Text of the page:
In May 2010, the patient started to develop exertional dyspnea (NYHA class I) but no chest pain. Echocardiography at this point demonstrated a left ventricular ejection fraction of 65%, a left ventricular end-diastolic diameter of 56 mm, and again no regional wall motion abnormalities. In view of the background history of stent thrombosis, stress radionuclide scintigraphy was performed one month later. Favorably, the patient achieved his target heart rate for age with no chest pain, or abnormal electrocardiographic changes. Radionuclide scintigraphy demonstrated a mild reversible perfusion defect in the territory of the left circumflex coronary artery. Fortunately, there was no ischemia in the LAD territory. Finally, scheduled follow-up coronary angiography was performed in September 2010 and assured a patent stent with adequate flow. More importantly, OCT performed along with coronary angiography confirmed the absence of further thrombi.


In our case, the patient developed an acute coronary syndrome 2 weeks following the discontinuation of clopidogrel. He received dual antiplatelet therapy for no more than 6 months following the implantation of an everolimus-eluting stent. The world leading authorities of guidelines have already recommended extending the duration of dual antiplatelet therapy following implantation of first-generation drug-eluting stent (DES) up to 1 year.1 The currently marketed DES bear the same inherent problem of a stent platform surrounded by a polymer that releases a highly aggressive drug and therefore, would carry the same risk of inadequate arterial healing and potentially subsequent stent thrombosis. Eventually, the growing evidence demonstrating late-occurring unpredictable major events following implantation of DES might further push the guidelines' committees to recommend continuing the drug-dependent state indefinitely. Under these circumstances, surgery that needs discontinuation of this therapy would pose an imminent risk of a hard endpoint. Ongoing trials are currently underway in order to clearly identify the optimal duration of dual antiplatelet therapy following DES.2,3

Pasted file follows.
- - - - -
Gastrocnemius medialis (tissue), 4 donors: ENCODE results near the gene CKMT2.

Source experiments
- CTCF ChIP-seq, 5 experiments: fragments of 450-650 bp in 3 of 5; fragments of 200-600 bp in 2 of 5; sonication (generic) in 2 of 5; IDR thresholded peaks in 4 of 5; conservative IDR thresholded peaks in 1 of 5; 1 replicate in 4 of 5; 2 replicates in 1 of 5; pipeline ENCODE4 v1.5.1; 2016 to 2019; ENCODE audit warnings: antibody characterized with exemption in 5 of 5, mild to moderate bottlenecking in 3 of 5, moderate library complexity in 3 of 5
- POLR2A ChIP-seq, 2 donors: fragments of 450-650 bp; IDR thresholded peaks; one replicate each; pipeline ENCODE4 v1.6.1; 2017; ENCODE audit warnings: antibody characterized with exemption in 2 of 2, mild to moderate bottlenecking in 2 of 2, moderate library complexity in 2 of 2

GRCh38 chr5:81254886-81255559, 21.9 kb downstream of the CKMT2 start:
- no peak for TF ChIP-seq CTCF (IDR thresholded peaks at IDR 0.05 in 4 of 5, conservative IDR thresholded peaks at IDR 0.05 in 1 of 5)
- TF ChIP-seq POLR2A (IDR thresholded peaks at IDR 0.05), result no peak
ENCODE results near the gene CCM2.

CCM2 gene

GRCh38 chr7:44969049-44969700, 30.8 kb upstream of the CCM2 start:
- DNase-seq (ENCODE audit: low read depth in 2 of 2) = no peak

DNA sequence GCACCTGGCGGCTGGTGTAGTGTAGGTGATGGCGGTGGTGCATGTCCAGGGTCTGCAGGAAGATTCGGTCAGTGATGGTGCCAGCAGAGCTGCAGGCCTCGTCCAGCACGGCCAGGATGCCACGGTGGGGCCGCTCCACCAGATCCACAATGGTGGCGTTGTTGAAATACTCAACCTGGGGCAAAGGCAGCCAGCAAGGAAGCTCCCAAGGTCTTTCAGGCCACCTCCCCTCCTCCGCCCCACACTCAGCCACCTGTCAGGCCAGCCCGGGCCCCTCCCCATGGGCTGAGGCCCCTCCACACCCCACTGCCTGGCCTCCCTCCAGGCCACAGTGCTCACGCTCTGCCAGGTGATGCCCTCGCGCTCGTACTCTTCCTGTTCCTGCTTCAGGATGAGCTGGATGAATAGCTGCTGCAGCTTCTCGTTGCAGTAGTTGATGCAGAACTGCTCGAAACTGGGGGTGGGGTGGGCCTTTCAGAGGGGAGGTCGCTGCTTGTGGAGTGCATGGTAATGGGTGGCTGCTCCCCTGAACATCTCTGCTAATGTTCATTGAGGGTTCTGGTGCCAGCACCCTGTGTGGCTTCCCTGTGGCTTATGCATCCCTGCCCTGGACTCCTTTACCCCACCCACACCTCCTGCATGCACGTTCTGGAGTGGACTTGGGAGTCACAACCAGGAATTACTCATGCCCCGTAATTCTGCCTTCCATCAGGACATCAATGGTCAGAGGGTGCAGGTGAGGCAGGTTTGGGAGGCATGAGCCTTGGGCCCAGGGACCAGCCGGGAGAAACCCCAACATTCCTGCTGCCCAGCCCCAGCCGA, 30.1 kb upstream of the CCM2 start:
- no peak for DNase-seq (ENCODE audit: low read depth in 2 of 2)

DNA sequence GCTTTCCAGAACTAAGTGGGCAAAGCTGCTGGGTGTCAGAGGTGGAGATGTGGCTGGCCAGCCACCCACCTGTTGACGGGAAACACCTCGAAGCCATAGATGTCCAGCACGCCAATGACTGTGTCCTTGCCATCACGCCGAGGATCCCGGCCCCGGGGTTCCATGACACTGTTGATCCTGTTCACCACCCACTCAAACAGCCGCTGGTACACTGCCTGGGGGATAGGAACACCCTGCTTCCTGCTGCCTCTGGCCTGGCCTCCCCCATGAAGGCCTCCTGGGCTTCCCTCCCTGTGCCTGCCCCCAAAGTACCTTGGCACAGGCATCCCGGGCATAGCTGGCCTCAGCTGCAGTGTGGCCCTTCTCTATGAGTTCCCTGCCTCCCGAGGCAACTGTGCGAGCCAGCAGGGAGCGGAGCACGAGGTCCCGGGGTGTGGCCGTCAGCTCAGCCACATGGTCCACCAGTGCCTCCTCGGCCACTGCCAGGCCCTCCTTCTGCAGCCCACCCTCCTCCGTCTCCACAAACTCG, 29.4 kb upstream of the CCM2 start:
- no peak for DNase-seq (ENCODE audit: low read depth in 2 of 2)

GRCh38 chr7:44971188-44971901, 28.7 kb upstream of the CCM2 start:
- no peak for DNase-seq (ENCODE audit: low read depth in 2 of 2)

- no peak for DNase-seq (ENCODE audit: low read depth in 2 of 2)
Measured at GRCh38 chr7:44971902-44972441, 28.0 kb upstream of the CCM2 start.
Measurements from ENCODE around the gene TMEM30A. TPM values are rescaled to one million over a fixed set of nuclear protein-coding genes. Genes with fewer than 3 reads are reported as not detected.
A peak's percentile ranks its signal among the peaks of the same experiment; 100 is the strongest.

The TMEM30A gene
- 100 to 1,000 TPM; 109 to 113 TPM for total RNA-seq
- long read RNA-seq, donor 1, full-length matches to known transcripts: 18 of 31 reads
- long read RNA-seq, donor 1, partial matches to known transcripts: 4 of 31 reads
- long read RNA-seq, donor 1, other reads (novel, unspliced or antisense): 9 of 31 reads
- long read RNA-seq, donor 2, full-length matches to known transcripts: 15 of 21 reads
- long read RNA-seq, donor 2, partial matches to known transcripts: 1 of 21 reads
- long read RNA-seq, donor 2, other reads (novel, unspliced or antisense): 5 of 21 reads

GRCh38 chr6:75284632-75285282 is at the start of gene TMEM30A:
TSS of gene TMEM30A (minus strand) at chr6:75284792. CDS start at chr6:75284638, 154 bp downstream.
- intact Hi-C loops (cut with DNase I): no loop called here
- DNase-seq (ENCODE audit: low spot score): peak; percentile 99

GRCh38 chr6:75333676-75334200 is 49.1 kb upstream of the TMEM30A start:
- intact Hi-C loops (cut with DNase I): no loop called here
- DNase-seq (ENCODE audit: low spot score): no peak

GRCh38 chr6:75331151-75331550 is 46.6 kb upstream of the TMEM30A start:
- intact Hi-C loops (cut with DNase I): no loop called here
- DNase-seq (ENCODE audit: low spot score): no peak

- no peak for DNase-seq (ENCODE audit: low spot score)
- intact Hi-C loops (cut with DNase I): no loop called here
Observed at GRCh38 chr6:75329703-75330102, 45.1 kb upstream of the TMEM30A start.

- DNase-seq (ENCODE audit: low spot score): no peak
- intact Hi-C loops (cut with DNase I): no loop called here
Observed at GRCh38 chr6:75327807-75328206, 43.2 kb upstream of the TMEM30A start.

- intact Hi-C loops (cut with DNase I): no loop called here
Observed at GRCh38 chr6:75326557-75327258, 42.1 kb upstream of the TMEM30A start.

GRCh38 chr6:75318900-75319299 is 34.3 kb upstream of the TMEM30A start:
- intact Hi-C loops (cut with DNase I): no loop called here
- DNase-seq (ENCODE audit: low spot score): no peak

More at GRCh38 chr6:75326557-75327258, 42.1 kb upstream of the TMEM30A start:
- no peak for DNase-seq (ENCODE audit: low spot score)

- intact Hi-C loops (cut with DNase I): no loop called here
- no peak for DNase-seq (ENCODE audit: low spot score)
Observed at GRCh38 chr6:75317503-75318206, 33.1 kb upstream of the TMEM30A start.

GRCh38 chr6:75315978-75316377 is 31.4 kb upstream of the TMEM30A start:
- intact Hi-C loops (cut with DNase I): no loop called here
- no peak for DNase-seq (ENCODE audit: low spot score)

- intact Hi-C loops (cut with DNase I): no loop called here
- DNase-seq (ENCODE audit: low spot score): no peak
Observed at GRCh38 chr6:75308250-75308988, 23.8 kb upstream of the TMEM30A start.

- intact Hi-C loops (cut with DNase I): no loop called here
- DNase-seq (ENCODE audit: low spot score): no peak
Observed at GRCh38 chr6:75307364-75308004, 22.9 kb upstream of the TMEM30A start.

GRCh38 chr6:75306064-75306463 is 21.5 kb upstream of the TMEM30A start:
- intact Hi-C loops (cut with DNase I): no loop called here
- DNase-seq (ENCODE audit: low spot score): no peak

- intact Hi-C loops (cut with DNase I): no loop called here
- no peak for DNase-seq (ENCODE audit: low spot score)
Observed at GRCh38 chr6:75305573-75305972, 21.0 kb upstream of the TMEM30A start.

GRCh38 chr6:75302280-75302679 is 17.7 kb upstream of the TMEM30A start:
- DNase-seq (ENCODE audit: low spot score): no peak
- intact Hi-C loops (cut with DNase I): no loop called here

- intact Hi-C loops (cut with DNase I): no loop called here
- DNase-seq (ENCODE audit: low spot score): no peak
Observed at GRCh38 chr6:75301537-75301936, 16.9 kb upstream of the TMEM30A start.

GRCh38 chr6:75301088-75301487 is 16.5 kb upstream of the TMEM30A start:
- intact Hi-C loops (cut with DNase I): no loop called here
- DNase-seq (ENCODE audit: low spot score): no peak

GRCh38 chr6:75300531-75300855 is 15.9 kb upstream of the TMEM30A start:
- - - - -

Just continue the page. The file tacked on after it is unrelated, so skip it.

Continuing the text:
As displayed by OCT, a great proportion of stent struts were still uncovered 6 months following DES implantation in our patient. This probably would have created a favorable milieu for stent thrombosis to occur once the antiplatelet therapy was reduced by withdrawal of clopidogrel. The specific diagnostic value of OCT lies in its ability to provide unique information on the stent interaction with the vessel wall at the level of individual struts. A florid example of this appears in evaluating neointimal coverage following coronary stenting. In this concern, OCT can reliably visualize early and very thin layers of neointimal coverage over stent struts, and can quantify them with high reproducibility.4 This renders OCT an ideal technique to compare subtle, yet relevant differences in neointimal coverage between various stent designs.5-7 Furthermore, in spite of post-dilatation at a high pressure, there was a high proportion of malapposed struts in the proximal part of the stent. This might raise the issue of late-acquired strut malapposition. Plaque reduction behind the stent (due to thrombus resolution or plaque regression), positive remodeling of the vessel wall, or chronic stent recoil, are potential mechanisms that have been put forward to account for this mysterious phenomenon.8 Additionally, our case would make a strong argument for the value of coronary OCT as an indispensable tool in clinical decision-making whenever there is discrepancy between symptoms and coronary angiographic findings after stent implantation. Despite the fact that coronary angiography was uneventful when our patient presented with chest pain for the second time, OCT effectively provided clear evidence for an ongoing thrombotic process.

Clinical Implications

Lack of neointimal coverage of stent struts (and possibly stent strut malapposition) might provide a potential substrate for late-occurring stent thrombosis following implantation of DES. In this regard, the decision on whether to extend dual antiplatelet therapy will have to await the results of ongoing randomized controlled trials comparing varying lengths of therapy following DES implantation.2,3


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From the Department of Cardiology, Satakunta Central Hospital, Sairaalantie 3, FIN-28100, Pori, Finland.
Disclosure: The authors have completed and returned the ICMJE Form for Disclosure of Potential Conflicts of Interest. The authors report no conflicts of interest regarding the content herein.
Manuscript submitted March 8, 2012, provisional acceptance given April 23, 2012, final version accepted May 14, 2012.
Address for correspondence: Dr. Pasi P Karjalainen, Department of Cardiology, Satakunta Central Hospital, Sairaalantie 3, FIN-28100, Pori, Finland. E-mail: